A year has passed since the December 2015 issue of Veld & Flora, which also means that this is the second December issue that I have had the honour of editing. Our wonderful team - the V&F Working Group have received numerous verbal and written accolades and compliments over the changes to style and content. For this we are extremely grateful and want to say "Aw shucks! Without your support, the support of the BotSoc members, the people who write the articles and the submissions, those who are the feet in the Veld and the scribes of the Flora - this journal would not be possible."
Honours and Awards
The 2016 BotSoc Branch Convention and National Annual General Meeting
Your best shot
Support and awareness - supporting the 34th Cape Town Eskom Expo for young scientists
Celebrating Arbor Week with Gold Fields EE Centre
Participation in the 2016 Cape Town Flower Show
Conservation in action - growing the green CPUT conservationists of the future
Giving life to Target 14 of the National Strategy for Plant Conservation (NSPC)
Global reports tell us that we are losing species at an unprecedented rate, estimated to be at 100 to 1,000 times greater than that of the 'natural' rate of extinction. It is now widely recognised that we will lose more species of plants and animals between 2000 and 2065 than we've lost in the last 65 million years. It is estimated, for example, that since 1970 we have already lost as much as 50% of all known marine diversity. Furthermore, one out of every three amphibian species, four mammal species, eight bird species, and an astonishing six of the seven currently recognised turtle species are now threatened with extinction. It has reached a point where international conservation specialists are talking about "The Sixth Mass Extinction", the last of which took place 65 million years ago. During that last extinction event, an estimated 16% of marine families, 47% of marine genera, and 18% of land vertebrate families, including the dinosaurs, became extinct.
Living in the Cape Town area, we are fortunate to have such a spectacular playground of floral diversity in our backyard where we may indulge in botanical delights. However, Homo technologo has rapidly transformed his environment and vast areas of the world now bear absolutely no resemblance to their natural state. Modern humankind's genius and technology have provided the food and shelter that have allowed our numbers to grow but, over the centuries, these human activities have placed a rapidly increasing number of species under imminent threat of extinction and have also led to the loss of many taxa.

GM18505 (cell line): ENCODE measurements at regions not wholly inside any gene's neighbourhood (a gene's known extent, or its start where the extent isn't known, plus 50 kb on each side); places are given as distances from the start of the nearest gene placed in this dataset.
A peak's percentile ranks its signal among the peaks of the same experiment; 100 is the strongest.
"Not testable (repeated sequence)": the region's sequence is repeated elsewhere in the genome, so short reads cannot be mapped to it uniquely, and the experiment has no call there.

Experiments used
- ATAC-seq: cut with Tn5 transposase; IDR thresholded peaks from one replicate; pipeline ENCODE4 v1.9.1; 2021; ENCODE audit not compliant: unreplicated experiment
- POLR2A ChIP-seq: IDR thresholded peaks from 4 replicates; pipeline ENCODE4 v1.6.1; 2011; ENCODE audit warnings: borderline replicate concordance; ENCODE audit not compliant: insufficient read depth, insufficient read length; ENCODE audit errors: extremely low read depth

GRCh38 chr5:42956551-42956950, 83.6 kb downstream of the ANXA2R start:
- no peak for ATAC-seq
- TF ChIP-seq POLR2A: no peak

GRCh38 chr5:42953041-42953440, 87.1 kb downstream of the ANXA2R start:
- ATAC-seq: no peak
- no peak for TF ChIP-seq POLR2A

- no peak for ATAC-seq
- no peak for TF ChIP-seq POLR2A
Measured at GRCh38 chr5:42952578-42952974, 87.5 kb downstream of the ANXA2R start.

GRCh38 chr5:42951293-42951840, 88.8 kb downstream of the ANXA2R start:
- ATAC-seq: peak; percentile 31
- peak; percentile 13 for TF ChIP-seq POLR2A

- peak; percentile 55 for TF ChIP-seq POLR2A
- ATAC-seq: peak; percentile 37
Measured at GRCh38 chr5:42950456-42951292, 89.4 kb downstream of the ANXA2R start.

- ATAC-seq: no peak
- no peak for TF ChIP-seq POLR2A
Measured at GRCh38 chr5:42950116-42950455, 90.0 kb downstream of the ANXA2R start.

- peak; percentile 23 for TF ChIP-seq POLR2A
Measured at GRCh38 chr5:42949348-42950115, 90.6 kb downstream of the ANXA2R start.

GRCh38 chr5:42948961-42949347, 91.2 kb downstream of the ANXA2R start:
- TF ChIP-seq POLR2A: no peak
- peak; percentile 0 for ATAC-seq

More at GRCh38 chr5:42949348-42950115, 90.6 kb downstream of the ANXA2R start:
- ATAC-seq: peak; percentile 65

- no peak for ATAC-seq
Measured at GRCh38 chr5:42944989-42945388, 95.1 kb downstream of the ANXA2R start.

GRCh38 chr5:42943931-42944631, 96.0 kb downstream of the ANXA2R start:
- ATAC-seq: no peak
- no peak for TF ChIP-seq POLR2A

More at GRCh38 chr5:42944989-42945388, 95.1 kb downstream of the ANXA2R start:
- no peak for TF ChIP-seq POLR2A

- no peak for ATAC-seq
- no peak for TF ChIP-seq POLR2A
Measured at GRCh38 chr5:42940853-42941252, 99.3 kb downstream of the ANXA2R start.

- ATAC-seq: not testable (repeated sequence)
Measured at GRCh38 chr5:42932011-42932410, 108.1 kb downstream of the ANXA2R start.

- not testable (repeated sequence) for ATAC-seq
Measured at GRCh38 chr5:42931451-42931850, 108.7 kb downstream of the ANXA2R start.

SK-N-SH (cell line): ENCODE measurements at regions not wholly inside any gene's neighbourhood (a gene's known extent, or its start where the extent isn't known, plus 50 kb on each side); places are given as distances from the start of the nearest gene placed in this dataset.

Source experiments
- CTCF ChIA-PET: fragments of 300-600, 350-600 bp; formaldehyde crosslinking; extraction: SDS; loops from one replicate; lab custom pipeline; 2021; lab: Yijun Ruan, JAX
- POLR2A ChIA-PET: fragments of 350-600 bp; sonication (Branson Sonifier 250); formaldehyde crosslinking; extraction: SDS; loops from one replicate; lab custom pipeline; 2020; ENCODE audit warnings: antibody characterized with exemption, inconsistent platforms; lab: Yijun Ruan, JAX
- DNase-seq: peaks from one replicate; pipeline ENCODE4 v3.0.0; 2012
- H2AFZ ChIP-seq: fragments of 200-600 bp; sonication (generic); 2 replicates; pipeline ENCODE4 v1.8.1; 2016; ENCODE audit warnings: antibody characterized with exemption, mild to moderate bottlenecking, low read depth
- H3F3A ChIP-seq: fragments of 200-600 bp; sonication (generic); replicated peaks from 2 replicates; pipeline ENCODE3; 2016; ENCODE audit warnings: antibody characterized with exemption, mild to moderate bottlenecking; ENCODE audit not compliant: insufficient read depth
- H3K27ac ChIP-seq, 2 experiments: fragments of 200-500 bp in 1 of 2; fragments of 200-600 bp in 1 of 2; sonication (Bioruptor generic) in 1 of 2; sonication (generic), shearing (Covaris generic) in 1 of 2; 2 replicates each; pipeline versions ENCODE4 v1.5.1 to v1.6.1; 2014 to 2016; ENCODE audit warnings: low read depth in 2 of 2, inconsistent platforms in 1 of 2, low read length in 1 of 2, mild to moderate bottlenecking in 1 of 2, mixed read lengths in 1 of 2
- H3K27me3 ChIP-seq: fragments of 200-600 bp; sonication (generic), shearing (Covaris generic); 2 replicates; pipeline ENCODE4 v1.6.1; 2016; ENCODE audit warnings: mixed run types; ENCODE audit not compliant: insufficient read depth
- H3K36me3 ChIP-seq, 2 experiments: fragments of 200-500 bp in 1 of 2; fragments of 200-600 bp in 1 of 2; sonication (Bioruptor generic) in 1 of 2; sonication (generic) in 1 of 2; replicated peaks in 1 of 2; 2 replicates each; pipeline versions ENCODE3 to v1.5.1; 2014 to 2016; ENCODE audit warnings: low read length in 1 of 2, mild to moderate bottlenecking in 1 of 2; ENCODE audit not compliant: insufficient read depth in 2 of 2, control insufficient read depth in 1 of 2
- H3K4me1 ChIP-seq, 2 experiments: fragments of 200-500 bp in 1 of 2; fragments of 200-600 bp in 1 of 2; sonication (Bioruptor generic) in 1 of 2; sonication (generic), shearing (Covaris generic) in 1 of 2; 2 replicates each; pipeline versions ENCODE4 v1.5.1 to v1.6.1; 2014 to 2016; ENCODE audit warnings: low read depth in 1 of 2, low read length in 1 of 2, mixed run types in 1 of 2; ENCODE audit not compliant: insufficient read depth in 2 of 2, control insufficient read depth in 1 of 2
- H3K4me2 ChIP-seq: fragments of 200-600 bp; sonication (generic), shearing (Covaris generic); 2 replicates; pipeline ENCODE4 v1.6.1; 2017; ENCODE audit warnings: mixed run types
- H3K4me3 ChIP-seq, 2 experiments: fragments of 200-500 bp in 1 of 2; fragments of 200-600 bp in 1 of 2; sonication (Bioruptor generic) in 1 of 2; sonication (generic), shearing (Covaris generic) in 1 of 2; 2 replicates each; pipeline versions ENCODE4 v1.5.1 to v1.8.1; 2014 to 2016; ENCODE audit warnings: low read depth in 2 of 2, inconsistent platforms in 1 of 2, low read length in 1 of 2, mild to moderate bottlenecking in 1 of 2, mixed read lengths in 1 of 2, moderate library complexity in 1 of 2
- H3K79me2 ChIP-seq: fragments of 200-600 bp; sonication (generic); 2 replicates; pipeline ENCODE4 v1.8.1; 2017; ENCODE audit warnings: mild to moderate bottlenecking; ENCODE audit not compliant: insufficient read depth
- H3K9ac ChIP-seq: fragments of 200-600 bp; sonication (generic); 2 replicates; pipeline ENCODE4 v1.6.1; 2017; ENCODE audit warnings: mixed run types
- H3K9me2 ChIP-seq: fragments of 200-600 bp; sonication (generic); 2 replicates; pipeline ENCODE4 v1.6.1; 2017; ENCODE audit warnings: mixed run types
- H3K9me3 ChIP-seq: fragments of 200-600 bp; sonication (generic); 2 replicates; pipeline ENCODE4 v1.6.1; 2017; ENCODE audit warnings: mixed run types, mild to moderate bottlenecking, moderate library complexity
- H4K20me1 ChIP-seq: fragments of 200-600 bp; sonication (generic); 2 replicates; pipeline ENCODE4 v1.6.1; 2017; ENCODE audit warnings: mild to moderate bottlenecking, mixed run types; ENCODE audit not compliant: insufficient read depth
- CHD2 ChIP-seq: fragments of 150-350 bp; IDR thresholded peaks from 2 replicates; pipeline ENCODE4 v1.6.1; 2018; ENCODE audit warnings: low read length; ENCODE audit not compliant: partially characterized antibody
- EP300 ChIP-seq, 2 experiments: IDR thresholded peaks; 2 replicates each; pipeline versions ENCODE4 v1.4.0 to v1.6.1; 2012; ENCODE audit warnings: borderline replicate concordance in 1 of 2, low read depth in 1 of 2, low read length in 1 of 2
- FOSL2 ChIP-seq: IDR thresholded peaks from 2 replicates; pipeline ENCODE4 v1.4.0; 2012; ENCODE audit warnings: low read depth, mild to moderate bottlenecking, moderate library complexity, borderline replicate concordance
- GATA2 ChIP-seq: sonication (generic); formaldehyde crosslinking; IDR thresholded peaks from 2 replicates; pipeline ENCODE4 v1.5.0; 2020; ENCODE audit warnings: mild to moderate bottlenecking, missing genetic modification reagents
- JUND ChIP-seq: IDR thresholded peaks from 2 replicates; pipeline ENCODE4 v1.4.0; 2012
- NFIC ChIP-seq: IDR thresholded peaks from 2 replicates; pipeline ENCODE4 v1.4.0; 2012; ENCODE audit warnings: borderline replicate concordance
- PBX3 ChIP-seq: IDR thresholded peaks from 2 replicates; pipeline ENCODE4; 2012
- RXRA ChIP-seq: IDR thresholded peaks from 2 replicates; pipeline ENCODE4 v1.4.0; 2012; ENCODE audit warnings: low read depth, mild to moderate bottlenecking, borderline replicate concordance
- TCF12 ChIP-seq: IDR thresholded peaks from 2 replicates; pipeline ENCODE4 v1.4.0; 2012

To the blissfully unaware, the softly-rolling hills covered by croplands and pastures are part of the attraction for which the Overberg is renowned. When the fields of golden-yellow Canola bloom in striking contrast with the bluegreens of barley and wheat, visitors "ooh" and "aah" over the arresting spring landscape. Yet the true life-support system in this landscape appears, at least from afar, as grey, dull, drab and isolated remnants of natural vegetation punctuating the fields of monoculture. This is lowland Renosterveld.
This is a condensed version of an article that was published online in Biodiversity and Conservation in October 2016. It has been adapted from the abstract of the article, with a few added details, illustrated by an image from the published article and a photo supplied by Karin Van der Walt.
Almost all land plants reproduce by means of two distinct, alternating life forms: a sexual phase that produces and releases gametes or sex cells and allows fertilisation, and a dispersal phase. The sexual phase is known as the gametophyte or haploid (n) generation and the dispersal phase is the sporophyte or diploid (2n) generation. In angiosperms and all vascular plants, the sporophyte phase is the dominant generation.
Ten years ago My fynbos garden at the tip of Africa was published in the December 2006 issue of Veld & Flora. Written ten years after moving from Durban to our family home, Southermost, in Cape Agulhas and starting an indigenous garden from scratch, the article won me an award for the best article by an amateur botanist.
There are five main aspects of the work that we do at the Millennium Seed Bank: species targeting, trip planning, seed collecting, seed processing and seed storage. Our collection strategy begins with priority area targeting, based on threatened ecosystems, National Protected Area Expansion Strategy (NPAES) sites, CREW sites, and sites at risk of development. The focus areas are researched thoroughly and a target species list is compiled for each. Specific localities are found where possible, and maps, photographs, herbarium specimens and detailed descriptions make up species dossiers to take into the field. These, and a GPS, are essential for finding our target species.
The Overberg Crane Group (OCG) has partnered with the Overberg Renosterveld Conservation Trust (ORCT). The two organisations together will protect threatened big birds that live in the Overberg, and the habitat on which they rely. As part of the collaboration, a new OCG website has been launched and the OCG is also active on Facebook and Twitter.
The BotSoc Branches are formed by members who support the mission and objectives of the BotSoc. Members are automatically affiliated to their nearest branch, and activities are mainly driven by volunteers who organise talks, walks, awareness campaigns, CREW outings and fundraising.
Fynbos Fairies is a delightful children's poetry book, translated to English by poet Gus Ferguson from the original Afrikaans verse by renowned poet Antjie Krog. This stunning collaboration, by three well known South African literary figures, describes the world of Cape Fynbos, where the plants are inhabited by fairies.